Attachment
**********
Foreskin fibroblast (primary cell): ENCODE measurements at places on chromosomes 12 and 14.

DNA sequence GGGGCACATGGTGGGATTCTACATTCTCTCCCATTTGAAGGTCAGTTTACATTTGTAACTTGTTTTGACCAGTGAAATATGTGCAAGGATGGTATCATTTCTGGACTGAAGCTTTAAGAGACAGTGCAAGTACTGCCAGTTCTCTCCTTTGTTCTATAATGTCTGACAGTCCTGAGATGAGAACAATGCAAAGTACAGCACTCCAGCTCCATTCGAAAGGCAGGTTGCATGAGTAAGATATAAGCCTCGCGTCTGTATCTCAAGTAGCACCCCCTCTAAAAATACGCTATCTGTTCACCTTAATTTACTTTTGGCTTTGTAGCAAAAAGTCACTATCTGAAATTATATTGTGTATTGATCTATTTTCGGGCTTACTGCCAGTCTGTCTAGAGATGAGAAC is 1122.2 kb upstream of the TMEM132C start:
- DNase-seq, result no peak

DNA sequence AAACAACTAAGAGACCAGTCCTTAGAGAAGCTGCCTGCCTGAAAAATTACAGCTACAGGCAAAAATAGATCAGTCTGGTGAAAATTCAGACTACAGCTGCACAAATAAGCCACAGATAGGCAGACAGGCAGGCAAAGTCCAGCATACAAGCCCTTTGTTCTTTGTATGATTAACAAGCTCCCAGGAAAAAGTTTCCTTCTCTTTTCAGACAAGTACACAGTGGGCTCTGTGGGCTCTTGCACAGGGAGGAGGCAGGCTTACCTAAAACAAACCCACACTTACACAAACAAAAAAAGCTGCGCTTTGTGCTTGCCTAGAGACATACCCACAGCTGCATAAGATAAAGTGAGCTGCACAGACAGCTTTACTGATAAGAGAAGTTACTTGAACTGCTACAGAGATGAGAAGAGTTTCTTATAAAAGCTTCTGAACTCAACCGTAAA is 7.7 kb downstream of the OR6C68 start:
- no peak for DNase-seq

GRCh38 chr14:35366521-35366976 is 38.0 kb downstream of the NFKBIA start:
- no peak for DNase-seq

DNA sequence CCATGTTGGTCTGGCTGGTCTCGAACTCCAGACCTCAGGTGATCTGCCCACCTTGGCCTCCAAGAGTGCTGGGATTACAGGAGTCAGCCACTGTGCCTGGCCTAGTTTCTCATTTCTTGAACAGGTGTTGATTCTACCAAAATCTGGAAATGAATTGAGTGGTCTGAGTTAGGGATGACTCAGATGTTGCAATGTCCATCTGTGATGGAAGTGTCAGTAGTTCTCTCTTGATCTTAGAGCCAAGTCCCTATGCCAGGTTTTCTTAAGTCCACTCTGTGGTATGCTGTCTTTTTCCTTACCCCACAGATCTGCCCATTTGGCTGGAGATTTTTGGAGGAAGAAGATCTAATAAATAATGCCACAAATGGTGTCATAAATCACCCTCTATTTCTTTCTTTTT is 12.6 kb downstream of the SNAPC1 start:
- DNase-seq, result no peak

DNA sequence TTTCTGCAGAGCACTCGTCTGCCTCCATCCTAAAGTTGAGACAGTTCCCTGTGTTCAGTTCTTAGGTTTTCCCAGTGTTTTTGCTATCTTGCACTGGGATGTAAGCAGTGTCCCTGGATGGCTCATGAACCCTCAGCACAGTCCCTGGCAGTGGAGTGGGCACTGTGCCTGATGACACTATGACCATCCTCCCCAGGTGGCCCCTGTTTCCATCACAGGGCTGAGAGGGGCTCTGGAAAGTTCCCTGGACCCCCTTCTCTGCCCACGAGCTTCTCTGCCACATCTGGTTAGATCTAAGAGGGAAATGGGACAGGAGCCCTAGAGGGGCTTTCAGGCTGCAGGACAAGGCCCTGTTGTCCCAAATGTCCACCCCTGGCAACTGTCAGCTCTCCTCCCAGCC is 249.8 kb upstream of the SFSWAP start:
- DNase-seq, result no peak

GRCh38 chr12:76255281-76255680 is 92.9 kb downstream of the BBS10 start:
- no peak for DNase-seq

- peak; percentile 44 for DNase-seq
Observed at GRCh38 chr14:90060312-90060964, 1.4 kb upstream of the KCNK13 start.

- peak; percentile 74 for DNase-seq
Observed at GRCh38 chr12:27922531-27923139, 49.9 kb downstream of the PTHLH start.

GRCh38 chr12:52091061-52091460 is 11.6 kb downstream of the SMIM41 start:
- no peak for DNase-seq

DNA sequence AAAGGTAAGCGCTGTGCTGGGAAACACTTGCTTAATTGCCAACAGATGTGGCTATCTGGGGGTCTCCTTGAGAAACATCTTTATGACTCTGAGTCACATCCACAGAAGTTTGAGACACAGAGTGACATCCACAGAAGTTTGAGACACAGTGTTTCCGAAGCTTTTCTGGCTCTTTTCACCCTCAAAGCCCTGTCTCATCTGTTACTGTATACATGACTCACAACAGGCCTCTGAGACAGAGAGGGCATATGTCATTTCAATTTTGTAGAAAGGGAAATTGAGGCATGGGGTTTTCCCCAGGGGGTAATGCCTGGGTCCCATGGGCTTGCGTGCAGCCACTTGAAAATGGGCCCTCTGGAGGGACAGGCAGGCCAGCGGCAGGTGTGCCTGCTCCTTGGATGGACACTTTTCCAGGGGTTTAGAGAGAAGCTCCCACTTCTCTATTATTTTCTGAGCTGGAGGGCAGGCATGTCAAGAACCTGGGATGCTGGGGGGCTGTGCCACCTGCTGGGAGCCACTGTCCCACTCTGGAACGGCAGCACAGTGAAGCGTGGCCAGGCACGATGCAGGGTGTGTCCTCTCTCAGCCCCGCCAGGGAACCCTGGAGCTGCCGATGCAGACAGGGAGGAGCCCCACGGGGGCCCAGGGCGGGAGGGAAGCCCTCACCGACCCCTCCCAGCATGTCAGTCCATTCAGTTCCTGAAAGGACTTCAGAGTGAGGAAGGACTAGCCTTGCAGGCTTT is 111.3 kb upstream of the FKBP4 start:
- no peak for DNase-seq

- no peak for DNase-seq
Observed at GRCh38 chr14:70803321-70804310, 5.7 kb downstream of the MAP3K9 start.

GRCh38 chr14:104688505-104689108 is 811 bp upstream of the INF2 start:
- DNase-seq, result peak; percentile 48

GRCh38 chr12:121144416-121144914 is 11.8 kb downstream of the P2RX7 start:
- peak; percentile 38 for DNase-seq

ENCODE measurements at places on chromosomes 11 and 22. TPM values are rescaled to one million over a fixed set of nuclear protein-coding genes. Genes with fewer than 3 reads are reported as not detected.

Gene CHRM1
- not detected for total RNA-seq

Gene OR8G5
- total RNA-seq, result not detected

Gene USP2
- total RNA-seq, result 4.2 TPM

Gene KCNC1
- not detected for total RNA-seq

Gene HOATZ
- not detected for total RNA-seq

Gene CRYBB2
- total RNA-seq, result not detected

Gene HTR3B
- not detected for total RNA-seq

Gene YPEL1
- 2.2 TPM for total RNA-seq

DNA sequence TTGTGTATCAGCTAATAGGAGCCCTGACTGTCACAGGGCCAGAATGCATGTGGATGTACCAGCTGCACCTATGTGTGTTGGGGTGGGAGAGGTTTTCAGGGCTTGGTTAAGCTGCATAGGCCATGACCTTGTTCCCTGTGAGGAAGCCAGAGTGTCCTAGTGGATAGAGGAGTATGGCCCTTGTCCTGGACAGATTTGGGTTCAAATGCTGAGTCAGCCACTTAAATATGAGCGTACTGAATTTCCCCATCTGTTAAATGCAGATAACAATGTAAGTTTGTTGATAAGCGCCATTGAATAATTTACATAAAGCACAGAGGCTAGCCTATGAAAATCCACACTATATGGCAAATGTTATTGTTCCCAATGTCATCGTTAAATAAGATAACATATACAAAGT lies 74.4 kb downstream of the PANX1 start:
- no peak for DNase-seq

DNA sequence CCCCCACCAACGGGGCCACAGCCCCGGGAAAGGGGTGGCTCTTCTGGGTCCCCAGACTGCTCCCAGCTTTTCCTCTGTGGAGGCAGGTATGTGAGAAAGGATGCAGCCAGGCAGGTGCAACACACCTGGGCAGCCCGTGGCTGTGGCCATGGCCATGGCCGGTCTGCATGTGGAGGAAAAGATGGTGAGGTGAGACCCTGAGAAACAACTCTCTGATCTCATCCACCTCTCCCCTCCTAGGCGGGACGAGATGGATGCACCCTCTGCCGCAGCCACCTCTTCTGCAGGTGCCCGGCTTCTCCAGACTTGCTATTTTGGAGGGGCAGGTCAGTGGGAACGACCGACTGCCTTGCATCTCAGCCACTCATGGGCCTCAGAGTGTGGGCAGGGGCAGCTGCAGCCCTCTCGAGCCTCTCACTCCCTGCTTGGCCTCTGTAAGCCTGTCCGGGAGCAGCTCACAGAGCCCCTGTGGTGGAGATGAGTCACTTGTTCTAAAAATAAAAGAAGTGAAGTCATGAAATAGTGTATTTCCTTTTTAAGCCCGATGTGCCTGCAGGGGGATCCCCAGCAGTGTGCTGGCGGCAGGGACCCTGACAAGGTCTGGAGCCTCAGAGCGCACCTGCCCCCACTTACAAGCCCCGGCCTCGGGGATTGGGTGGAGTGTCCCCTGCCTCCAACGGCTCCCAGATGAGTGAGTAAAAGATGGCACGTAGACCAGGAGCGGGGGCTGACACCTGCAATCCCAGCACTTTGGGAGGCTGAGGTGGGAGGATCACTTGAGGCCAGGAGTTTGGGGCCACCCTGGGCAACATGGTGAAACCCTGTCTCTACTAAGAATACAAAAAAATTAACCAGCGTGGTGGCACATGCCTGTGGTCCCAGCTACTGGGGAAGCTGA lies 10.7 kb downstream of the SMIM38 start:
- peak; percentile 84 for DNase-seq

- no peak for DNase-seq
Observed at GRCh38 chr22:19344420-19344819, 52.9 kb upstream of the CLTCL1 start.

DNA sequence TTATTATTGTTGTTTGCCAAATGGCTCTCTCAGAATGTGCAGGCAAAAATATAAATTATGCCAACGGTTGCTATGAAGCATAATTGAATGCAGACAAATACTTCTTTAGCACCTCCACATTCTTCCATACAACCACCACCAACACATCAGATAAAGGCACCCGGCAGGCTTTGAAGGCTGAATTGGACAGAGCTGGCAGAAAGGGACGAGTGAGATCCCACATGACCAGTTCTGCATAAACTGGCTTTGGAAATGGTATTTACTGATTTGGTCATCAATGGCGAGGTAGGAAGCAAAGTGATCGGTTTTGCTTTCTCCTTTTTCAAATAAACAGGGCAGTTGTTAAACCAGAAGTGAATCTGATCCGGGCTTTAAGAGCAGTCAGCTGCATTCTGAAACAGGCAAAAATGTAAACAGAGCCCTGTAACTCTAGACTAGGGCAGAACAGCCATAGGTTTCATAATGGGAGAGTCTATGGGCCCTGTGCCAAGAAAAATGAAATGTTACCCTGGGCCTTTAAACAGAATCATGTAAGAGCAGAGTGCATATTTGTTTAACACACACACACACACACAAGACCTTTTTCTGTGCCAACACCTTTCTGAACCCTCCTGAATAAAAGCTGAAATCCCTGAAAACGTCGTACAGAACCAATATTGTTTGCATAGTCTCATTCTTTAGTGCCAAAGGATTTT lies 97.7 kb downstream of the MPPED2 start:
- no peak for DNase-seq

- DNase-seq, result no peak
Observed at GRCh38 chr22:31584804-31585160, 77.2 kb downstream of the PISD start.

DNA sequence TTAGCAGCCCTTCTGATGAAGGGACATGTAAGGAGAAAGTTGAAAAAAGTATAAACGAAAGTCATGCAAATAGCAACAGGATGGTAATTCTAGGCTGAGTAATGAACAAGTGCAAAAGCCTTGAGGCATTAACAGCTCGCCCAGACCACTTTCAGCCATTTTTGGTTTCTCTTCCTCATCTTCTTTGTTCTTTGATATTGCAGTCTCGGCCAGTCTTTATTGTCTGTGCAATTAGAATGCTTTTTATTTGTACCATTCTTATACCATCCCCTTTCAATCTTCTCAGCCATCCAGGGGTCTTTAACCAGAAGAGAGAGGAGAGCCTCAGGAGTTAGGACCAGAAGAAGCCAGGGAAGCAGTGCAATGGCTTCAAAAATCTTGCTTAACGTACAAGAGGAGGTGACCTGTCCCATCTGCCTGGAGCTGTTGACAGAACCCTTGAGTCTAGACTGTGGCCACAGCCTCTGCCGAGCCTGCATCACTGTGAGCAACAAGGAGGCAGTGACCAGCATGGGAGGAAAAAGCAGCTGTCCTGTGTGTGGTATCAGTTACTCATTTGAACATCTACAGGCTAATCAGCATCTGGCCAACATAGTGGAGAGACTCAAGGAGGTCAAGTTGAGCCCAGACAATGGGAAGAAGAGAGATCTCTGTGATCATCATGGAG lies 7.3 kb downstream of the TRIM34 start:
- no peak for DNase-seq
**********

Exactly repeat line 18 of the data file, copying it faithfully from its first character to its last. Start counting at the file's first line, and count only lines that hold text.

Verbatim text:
GRCh38 chr12:52091061-52091460 is 11.6 kb downstream of the SMIM41 start: